Methods: computational methods and ethnography (NLP and DSNA, interpreted with domain specialist)

Period: January 2024 to January 2026

Resulting in two academic articles about diginetworks in war, and one methodological article

The Sahel has a history of mobility, where traders, nomadic pastoralists and moslim scholars created contacts over long distances. Since 2000 this mobile space has gradually become digitized. The mobile phone, that enabled people to call from person to person has been replaced by the smartphone. Digital communication via smartphones enables not only to make calls, but also to use social media platforms, gather information, and connect with various groups. Parallel to the digitization and increased usage of social media, numerous conflicts in the Sahel have developed: 2009 – Northern Nigeria, Niger Tchad with the advancement of Boko Haram; 2012 – the rebellion of Tuareg in Northern Mali that has led to the actual situation of violent chaos in Mali, Burkina Faso and Niger. In this sub project we concentrate on the role of the digital communication in this war. We follow the ideas developed in the book Radical War (Ford and Hoskins 2022) who link the participatory element of the smartphone, i.e. as hailed in the literature that it would open to digital democracy, participatory society, to warfare. Warfare has as well become participatory. We will unravel the ways the different Social Media platforms allow for such participation in warfare. Our questions are: 1. What is the relation between the growth or intensification of the uses of social media platforms and their mediation, and the development of war/conflict?; 2. Can we establish a link between information flows about war and the use of social media?; 3. How does the digital sphere of the war relate to other explanations of conflict and war?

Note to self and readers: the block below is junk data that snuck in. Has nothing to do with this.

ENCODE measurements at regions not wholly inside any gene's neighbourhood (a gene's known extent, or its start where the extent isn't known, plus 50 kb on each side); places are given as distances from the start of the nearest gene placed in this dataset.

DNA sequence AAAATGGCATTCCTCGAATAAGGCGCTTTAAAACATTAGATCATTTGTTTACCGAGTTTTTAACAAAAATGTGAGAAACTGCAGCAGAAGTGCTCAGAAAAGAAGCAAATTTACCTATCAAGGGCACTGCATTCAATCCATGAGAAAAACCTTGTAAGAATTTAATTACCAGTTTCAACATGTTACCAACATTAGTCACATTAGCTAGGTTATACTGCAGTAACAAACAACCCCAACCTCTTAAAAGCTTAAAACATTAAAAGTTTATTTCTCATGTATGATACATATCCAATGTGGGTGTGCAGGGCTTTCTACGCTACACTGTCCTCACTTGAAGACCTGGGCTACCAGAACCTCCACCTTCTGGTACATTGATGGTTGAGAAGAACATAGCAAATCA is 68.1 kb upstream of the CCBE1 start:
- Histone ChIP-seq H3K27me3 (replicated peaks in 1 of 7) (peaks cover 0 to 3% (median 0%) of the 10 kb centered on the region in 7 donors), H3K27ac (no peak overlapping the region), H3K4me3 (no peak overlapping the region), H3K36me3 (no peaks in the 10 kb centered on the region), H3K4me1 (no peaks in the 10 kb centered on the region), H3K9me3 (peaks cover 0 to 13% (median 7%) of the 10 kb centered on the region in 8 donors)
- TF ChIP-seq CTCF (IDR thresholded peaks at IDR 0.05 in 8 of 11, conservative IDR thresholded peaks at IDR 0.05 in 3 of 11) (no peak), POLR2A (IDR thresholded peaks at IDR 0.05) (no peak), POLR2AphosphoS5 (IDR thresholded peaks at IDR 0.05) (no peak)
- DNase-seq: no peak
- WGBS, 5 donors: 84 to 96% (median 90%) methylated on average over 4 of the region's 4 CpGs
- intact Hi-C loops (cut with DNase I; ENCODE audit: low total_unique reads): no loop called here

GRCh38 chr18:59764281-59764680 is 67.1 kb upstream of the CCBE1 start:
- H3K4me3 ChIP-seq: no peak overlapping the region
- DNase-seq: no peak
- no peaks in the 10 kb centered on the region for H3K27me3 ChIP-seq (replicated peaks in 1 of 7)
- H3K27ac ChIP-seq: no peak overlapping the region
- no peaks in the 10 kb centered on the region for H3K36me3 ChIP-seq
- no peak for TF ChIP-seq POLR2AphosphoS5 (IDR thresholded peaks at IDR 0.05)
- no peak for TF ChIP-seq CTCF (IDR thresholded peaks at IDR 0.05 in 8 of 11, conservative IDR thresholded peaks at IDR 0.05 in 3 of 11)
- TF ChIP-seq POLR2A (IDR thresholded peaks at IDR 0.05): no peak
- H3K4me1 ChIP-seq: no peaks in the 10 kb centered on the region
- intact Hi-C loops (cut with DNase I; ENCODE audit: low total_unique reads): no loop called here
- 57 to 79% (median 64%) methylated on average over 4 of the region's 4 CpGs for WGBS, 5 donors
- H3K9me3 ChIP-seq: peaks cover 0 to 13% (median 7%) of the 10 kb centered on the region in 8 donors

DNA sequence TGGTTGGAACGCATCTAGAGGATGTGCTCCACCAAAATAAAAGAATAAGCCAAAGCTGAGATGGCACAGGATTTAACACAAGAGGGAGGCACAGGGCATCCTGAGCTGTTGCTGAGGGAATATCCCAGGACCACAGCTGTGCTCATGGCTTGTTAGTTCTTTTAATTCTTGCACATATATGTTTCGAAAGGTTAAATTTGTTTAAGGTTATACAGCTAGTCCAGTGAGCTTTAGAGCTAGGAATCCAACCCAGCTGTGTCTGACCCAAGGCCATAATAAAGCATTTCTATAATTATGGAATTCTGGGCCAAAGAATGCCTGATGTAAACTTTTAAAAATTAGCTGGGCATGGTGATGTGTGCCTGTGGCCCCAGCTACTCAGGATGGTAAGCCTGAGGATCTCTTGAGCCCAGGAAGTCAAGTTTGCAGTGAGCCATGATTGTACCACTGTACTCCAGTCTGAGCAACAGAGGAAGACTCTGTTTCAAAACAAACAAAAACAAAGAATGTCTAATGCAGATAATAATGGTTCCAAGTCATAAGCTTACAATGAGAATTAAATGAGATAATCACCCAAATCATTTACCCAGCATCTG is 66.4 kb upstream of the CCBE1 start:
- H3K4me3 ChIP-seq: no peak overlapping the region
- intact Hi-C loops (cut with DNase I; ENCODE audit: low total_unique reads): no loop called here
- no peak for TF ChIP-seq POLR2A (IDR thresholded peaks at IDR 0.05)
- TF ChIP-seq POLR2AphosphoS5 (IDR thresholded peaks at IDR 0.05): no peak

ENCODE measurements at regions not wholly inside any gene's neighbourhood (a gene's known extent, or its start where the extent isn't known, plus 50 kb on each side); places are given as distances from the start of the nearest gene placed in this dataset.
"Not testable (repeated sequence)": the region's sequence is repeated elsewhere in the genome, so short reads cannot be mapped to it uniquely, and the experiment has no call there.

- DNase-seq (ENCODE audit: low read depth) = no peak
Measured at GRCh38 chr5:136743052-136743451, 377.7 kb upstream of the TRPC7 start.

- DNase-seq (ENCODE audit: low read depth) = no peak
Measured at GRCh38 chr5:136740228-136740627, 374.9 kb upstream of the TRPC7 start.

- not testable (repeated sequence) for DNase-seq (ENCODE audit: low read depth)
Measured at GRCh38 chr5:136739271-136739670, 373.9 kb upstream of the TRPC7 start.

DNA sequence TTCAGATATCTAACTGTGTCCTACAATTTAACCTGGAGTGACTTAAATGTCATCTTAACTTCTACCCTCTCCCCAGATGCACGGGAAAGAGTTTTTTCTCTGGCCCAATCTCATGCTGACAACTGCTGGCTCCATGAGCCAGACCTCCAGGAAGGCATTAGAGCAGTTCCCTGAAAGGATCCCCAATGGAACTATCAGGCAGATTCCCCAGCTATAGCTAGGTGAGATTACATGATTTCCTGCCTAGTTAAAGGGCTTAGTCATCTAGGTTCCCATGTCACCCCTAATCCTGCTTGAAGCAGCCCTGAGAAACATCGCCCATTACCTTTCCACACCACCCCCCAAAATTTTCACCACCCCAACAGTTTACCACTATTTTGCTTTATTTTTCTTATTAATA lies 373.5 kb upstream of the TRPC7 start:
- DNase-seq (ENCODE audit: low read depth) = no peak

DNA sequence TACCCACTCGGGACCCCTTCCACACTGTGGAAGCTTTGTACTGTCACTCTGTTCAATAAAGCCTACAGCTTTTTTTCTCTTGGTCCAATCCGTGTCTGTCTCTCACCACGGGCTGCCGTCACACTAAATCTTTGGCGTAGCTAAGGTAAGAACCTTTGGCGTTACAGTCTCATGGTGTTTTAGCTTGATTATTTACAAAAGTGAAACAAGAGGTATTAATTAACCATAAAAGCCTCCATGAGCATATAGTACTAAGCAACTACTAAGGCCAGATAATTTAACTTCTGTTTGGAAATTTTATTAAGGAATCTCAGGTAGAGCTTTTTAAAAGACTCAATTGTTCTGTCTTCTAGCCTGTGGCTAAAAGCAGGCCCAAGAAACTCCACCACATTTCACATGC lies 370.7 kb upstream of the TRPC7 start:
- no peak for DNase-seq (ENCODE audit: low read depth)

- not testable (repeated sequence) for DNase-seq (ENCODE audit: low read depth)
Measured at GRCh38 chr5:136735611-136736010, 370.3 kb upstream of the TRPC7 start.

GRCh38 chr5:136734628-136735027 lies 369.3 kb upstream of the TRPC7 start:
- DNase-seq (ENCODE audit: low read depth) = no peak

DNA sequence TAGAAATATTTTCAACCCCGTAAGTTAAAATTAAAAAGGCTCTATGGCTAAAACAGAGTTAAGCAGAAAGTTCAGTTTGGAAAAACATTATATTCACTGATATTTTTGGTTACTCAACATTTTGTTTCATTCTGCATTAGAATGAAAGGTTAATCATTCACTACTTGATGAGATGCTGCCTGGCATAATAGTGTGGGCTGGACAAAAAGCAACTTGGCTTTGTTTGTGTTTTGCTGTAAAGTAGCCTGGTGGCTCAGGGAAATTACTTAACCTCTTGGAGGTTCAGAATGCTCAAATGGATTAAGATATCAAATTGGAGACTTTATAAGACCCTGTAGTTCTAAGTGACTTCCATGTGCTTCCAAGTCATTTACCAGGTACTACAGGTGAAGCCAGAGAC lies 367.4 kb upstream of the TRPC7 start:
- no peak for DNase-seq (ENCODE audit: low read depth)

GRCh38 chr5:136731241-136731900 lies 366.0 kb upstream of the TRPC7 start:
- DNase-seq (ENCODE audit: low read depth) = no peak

Our approach will be primarily quantitative following computational methods, such as Dynamic Social Network Analysis (DSNA) and Natural Language Processing (NLP). We will establish the Sahel networks for Telegram, Facebook, Tik Tok, and WhatsApp social media platforms. The starting point will be the data that are already available through ethnographic research on the ground. Through social media analysis, we will look how information on conflict flows, is used and is reported. In the last step we will try to establish the linkage between social media use and conflict.